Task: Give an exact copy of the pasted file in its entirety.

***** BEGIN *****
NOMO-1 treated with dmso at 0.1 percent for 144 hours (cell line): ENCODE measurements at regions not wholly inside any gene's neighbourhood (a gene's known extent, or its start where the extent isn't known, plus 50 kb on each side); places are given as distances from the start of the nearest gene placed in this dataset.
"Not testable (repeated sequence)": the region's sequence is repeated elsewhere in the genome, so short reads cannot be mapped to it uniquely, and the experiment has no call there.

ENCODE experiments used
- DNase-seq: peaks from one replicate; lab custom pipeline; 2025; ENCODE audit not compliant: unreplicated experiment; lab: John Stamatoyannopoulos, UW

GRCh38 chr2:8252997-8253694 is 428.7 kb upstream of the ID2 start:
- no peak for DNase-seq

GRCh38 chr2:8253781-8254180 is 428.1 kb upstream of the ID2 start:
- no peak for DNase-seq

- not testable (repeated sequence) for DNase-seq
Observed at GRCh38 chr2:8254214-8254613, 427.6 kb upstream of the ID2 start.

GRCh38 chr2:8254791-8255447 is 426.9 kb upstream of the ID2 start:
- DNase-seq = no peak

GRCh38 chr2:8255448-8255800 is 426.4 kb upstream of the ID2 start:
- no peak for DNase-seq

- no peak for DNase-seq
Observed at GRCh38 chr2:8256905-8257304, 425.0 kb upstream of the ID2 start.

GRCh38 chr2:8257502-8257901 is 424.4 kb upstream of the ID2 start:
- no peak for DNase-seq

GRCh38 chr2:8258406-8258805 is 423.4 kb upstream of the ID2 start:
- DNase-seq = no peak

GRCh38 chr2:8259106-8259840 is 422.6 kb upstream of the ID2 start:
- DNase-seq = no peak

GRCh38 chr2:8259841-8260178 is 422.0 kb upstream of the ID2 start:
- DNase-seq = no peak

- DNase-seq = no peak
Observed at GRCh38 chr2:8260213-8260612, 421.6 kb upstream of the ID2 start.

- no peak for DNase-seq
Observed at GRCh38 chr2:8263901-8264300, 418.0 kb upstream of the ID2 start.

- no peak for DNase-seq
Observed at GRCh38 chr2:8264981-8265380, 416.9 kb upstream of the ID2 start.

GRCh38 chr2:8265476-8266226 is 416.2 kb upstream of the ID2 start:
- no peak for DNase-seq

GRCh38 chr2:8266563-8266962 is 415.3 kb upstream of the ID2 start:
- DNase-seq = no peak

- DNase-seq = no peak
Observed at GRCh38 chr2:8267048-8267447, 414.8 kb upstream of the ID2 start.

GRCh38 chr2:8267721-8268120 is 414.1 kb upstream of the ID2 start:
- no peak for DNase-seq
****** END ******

NOMO-1 treated with dmso at 0.1 percent for 144 hours (cell line): ENCODE measurements at regions not wholly inside any gene's neighbourhood (a gene's known extent, or its start where the extent isn't known, plus 50 kb on each side); places are given as distances from the start of the nearest gene placed in this dataset.
"Not testable (repeated sequence)": the region's sequence is repeated elsewhere in the genome, so short reads cannot be mapped to it uniquely, and the experiment has no call there.

ENCODE experiments used
- DNase-seq: peaks from one replicate; lab custom pipeline; 2025; ENCODE audit not compliant: unreplicated experiment; lab: John Stamatoyannopoulos, UW

GRCh38 chr2:8252997-8253694 is 428.7 kb upstream of the ID2 start:
- no peak for DNase-seq

GRCh38 chr2:8253781-8254180 is 428.1 kb upstream of the ID2 start:
- no peak for DNase-seq

- not testable (repeated sequence) for DNase-seq
Observed at GRCh38 chr2:8254214-8254613, 427.6 kb upstream of the ID2 start.

GRCh38 chr2:8254791-8255447 is 426.9 kb upstream of the ID2 start:
- DNase-seq = no peak

GRCh38 chr2:8255448-8255800 is 426.4 kb upstream of the ID2 start:
- no peak for DNase-seq

- no peak for DNase-seq
Observed at GRCh38 chr2:8256905-8257304, 425.0 kb upstream of the ID2 start.

GRCh38 chr2:8257502-8257901 is 424.4 kb upstream of the ID2 start:
- no peak for DNase-seq

GRCh38 chr2:8258406-8258805 is 423.4 kb upstream of the ID2 start:
- DNase-seq = no peak

GRCh38 chr2:8259106-8259840 is 422.6 kb upstream of the ID2 start:
- DNase-seq = no peak

GRCh38 chr2:8259841-8260178 is 422.0 kb upstream of the ID2 start:
- DNase-seq = no peak

- DNase-seq = no peak
Observed at GRCh38 chr2:8260213-8260612, 421.6 kb upstream of the ID2 start.

- no peak for DNase-seq
Observed at GRCh38 chr2:8263901-8264300, 418.0 kb upstream of the ID2 start.

- no peak for DNase-seq
Observed at GRCh38 chr2:8264981-8265380, 416.9 kb upstream of the ID2 start.

GRCh38 chr2:8265476-8266226 is 416.2 kb upstream of the ID2 start:
- no peak for DNase-seq

GRCh38 chr2:8266563-8266962 is 415.3 kb upstream of the ID2 start:
- DNase-seq = no peak

- DNase-seq = no peak
Observed at GRCh38 chr2:8267048-8267447, 414.8 kb upstream of the ID2 start.

GRCh38 chr2:8267721-8268120 is 414.1 kb upstream of the ID2 start:
- no peak for DNase-seq